In Depth

The Hard Problem: Tom Stoppard turns out a dud

Stoppard's first play in nine years packed with ideas but 'dramatically a dud', say critics

Tom Stoppard's much-anticipated new play, The Hard Problem, his first for the stage in nine years, has divided the critics as it opens at the National Theatre.

Stoppard, best known for his hit play Arcadia and screenplay for Shakespeare in Love, is sometimes described as Britain's greatest living playwright, but this new work, which explores the relationship between the brain and consciousness, has left many critics cold.

Dominic Cavendish in the Daily Telegraph says: "There's no getting round it: this is a major disappointment." Cavendish says he was hoping for "the same bravura intelligence" as Stoppard's 1993 masterpiece Arcadia, but instead this new work drags and bores. "At times I had to pinch myself that it was written by the great man himself," he says.

Yes, it's a disappointing return from a great playwright, says Dominic Maxwell in The Times. "The Hard Problem is full of fiendishly intelligent people saying fiendishly intelligent things to each other. Dramatically, though, it's a dud."

Paul Taylor in The Independent was also disappointed. "In the best of Stoppard, there's the exhilarating co-existence of high-wire intellect and real depth of feeling," he says. "Here, the emotional life of the play feels somewhat under-nourished."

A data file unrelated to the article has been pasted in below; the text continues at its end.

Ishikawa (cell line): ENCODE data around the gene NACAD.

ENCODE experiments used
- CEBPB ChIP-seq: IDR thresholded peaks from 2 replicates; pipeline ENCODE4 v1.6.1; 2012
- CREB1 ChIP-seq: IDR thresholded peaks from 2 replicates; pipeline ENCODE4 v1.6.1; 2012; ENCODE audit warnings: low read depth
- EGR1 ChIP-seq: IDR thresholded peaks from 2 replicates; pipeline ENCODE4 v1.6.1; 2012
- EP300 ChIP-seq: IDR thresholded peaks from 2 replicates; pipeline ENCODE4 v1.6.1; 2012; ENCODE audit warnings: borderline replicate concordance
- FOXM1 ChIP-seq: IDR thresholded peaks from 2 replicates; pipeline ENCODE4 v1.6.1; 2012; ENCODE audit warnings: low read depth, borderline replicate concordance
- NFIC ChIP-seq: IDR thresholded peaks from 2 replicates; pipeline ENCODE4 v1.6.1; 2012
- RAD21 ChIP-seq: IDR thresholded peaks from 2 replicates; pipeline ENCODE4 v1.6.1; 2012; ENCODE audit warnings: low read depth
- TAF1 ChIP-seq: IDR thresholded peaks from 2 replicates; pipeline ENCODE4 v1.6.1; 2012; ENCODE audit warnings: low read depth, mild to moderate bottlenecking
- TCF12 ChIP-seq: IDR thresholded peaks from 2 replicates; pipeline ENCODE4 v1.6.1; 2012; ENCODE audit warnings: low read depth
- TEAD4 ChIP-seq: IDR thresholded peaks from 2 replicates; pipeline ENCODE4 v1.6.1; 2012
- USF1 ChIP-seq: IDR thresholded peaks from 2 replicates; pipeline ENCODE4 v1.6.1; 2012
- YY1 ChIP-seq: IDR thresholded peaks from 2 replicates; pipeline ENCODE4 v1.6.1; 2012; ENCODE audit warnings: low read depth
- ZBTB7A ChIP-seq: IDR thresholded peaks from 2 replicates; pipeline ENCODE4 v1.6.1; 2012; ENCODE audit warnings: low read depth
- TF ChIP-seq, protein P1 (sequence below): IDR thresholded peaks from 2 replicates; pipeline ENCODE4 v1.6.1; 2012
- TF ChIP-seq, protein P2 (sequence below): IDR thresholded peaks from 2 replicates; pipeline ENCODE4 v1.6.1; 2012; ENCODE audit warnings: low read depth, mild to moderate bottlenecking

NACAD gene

Taylor admits that, "as always with Stoppard, there is much to ponder" but, "the play hasn't transmuted its research into an emotionally satisfying whole".

Michael Billington in The Guardian is more impressed. "Even if the play occasionally suffers from information overload, it is still a rich, ideas-packed work that offers a defence of goodness whatever its ultimate source." And while Stoppard's play may not solve the hard problem of human consciousness, says Billington, "it offers endless stimulation."

Only the Daily Mail's Quentin Lett's is completely won over, giving The Hard Problem five stars and calling it, "100 minutes of brilliant brain-ache". Letts says the show "succeeds triumphantly", being admirably high-minded "yet not as cryptic as some past Stoppards".

But while the critics may be divided, the public it seems has already made up its mind. The Hard Problem is sold out for months in advance.

Extra performances, to May, go on sale on 12 February, and the play is broadcast in cinemas on 16 April.

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